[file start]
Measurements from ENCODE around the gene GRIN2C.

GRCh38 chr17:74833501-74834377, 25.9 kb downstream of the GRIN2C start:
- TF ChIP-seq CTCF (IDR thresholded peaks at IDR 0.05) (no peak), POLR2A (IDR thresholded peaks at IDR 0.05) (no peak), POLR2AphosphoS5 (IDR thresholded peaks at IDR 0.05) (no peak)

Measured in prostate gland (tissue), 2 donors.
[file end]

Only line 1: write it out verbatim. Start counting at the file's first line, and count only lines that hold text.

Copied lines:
Measurements from ENCODE around the gene GRIN2C.